Stargazey Pie, August 2005
Antony McEwan's monthly digest of HAS happenings.
I always think of August as a stepping-stone month. The skies begin to gradually darken and by the end of the month we have several hours of prime sky-watching darkness. It’s a time of looking forward to the highlights of autumn: the cooler mornings and evenings, the Moon rising higher in the sky again than it did in the summer, the thrill of using your headlights when driving home late in the evening and the disappearance of the Midgies! August is traditionally a month of great astronomical society meetings too, as typified by one that took place on Tuesday 2nd at the Green House in Inverness. It started as always with Chairwoman Pauline and this month’s notices:
HASBBQ&SP. The barbecue in Simon Urry’s garden at Muiryden on the Black Isle will take place this month on Saturday the 27th from 3.30 in the afternoon, followed by a Star Party. It will be weather-dependant so if you are not sure if it is still on, or require further information, please telephone Simon; contact details are on the back of the HAS programme. Please let Pauline know if you will be attending, even if you are only a ‘maybe’.
Science Festival. If you think you can help with the Science Festival on Friday 11th November or Saturday 12th November, please contact Maarten. Volunteers only need to help out for half a day, and on the Saturday can listen to the talks for free! The organisers are looking for help in the following areas:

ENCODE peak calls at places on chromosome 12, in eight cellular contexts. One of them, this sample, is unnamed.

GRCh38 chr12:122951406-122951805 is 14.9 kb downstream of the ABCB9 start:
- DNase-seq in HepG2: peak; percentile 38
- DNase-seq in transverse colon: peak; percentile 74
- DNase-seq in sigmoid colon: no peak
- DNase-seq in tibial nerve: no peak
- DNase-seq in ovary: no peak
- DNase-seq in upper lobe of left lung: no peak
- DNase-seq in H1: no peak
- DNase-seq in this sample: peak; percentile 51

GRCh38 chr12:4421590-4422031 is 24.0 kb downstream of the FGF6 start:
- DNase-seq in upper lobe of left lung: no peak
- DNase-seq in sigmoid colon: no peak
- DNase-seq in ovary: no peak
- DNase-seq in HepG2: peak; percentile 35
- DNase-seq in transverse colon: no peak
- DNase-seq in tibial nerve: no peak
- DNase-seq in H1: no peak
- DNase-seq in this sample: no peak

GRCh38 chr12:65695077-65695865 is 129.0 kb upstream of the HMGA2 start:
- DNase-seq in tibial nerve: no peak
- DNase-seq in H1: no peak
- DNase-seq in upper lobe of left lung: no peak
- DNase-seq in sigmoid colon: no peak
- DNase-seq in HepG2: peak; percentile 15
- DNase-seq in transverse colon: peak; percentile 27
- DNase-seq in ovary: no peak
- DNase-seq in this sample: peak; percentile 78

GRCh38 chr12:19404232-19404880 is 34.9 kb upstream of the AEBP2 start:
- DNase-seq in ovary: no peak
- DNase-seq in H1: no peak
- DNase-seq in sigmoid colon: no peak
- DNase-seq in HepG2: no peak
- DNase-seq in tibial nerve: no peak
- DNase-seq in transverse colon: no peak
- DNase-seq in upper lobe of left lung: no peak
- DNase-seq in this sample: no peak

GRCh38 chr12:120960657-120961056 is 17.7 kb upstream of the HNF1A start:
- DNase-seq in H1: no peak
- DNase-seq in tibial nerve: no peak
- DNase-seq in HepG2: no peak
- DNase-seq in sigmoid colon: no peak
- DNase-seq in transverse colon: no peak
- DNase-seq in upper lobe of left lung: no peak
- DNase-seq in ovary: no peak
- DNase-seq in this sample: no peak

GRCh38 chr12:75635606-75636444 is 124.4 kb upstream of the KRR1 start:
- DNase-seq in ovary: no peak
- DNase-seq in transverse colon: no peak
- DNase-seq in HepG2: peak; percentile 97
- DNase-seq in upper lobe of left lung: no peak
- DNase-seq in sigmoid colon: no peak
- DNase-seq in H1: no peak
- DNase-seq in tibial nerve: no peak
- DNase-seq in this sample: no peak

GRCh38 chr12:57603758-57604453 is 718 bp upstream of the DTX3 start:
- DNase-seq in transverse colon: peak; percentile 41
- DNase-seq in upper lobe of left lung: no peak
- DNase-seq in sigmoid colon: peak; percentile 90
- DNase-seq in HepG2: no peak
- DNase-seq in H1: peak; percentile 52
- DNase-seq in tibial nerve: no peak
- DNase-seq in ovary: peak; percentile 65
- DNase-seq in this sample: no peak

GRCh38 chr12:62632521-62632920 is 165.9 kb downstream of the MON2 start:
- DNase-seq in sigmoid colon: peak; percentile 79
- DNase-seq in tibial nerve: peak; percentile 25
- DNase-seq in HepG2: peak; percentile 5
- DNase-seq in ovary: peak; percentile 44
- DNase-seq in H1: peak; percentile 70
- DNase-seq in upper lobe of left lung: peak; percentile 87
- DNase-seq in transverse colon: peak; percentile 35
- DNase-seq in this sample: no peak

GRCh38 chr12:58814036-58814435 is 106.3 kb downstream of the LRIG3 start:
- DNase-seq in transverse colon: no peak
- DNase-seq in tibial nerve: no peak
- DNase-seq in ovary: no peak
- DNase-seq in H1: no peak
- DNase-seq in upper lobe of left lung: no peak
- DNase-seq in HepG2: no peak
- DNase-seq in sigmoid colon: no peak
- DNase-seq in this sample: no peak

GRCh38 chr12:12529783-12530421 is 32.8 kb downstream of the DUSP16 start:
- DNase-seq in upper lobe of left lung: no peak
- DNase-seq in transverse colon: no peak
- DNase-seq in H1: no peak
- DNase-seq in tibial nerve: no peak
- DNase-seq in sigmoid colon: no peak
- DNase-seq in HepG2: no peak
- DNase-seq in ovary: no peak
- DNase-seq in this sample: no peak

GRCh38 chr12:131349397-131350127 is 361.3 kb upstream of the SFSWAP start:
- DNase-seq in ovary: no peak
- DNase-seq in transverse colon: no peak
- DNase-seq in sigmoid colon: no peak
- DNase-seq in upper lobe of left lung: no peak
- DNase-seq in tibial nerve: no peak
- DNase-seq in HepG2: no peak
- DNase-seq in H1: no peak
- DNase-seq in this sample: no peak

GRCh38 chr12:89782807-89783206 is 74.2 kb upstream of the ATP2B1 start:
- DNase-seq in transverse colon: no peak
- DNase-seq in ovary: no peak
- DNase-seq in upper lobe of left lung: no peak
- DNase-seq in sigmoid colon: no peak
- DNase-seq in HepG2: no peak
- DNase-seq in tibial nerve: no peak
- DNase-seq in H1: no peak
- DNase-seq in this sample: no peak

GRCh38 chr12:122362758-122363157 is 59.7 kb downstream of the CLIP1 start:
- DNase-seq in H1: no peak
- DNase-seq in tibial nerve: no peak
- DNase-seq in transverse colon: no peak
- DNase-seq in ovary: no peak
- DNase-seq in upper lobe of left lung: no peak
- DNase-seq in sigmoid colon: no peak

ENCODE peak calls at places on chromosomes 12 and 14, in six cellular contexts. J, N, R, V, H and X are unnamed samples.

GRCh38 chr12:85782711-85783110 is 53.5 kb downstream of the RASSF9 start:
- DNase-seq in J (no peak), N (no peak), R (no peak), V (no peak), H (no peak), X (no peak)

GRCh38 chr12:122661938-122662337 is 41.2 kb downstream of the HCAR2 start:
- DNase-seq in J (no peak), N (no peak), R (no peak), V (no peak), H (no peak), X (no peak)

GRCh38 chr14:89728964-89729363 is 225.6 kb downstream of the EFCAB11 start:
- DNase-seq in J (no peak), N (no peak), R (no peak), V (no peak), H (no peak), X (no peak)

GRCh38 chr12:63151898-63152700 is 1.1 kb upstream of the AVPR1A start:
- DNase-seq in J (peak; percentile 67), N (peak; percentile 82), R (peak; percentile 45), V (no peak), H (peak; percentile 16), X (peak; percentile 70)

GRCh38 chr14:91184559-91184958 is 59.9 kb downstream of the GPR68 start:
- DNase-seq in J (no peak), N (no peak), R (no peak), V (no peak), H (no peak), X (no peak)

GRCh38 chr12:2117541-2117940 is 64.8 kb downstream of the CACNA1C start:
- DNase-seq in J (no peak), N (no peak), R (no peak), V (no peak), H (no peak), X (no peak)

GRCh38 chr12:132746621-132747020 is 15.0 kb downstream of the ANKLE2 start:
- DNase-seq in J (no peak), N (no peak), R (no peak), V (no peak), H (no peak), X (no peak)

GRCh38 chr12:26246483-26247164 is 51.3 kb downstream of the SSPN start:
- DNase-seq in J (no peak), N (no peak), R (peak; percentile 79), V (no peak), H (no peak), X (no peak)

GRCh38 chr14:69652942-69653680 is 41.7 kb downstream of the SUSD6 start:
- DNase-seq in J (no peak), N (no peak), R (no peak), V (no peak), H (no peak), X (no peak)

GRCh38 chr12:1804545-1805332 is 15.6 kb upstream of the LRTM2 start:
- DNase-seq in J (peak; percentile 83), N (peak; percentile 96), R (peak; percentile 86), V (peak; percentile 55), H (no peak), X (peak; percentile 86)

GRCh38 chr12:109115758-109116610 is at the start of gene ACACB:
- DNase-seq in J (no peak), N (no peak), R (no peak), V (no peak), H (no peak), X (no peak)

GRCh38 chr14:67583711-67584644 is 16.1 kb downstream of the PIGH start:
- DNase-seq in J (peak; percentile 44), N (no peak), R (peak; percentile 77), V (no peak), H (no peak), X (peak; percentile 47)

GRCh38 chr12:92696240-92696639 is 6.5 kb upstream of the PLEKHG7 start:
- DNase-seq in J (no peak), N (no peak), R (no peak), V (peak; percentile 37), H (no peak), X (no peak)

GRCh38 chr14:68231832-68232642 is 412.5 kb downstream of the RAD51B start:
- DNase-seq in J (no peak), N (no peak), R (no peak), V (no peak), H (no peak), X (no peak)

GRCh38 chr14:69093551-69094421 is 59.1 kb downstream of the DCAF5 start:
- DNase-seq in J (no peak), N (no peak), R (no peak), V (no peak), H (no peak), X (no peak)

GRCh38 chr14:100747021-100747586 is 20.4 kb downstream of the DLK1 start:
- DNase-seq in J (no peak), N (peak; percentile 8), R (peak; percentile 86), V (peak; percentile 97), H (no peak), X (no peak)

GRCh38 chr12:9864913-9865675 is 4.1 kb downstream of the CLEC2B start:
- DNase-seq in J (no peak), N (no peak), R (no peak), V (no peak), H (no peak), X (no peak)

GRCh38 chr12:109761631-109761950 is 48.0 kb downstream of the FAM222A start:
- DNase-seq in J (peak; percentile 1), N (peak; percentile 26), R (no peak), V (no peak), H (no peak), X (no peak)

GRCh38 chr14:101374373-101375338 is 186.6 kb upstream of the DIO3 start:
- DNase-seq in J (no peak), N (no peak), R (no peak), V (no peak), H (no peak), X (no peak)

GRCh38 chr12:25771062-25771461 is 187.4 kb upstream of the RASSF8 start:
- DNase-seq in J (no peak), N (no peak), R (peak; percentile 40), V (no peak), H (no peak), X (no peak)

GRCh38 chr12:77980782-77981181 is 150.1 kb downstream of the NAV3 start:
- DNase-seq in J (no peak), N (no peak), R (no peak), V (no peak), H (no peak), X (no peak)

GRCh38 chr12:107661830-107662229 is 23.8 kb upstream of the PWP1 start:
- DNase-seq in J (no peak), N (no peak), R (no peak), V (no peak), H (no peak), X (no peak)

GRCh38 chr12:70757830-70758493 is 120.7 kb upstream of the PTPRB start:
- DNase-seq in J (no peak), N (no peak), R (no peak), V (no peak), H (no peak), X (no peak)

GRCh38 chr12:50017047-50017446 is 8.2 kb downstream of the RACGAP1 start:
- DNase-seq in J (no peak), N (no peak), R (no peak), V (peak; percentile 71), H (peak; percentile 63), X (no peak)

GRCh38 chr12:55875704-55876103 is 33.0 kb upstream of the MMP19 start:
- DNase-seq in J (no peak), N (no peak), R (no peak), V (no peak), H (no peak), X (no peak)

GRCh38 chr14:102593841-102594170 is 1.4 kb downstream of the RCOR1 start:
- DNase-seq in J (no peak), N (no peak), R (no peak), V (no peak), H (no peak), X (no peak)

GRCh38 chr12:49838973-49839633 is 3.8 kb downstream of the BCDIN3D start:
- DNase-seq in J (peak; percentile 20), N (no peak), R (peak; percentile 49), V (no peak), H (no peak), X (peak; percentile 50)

Volunteers to help look after visitors to the Festival on Friday 11th, when schools will be visiting, and on Saturday 12th November, when the Festival is open to the general public.
Speakers who could give a half hour presentation on Saturday. The subject is astronomy and/or cosmology and should be pitched at a level of understanding suitable for the general public and children.
A manned stand from our Club. It must be set up on Wednesday 9th but only needs to be manned on Friday and Saturday then taken down on the Sunday.
On Friday and Saturday there will be access to both the 2.4m Faulkes Telescopes in Hawaii and Australia. A team of capable people are needed to take responsibility for the telescope activities. They would be required to design an observing schedule, plan the activities that would take place and then carry them out over the two days. This should be done in such a way that it gives the audience a chance to see astronomy in action.
Perseids Perhaps? The Perseid meteor shower reaches its peak on Friday 12th August and we are planning to be at the Culloden Battlefield car park at midnight (Friday night, Saturday morning) to observe it. The Perseids regularly give a good showing, with many bright and long-lasting meteors, so let’s hope they continue the trend this year. If the sky is patchy then the event will probably still go ahead, but if completely cloudy or wet then it will not. Contact Pauline for details, but please- not late at night or in the early hours!
Scope-Night! Saturday 13th will see the first of this season’s observing sessions- with a twist. Last month we had the society Equipment Night, so for this observing session we invite members to bring along their own telescopes and show them off again- this time under the night sky! This will be a great occasion to see how different types of telescope perform on different types of object. The Moon will be visible to start with, but will be very low in the sky. The session will start at 9.30pm, contact Antony or Rob for details.
Earth-2? On Wednesday 31st August at 9pm on Radio 4, there will be a program called ‘The Goldilocks Planet’. It is about the search for life on extrasolar planets and the questions, particularly for Christians, which may be raised once life is found.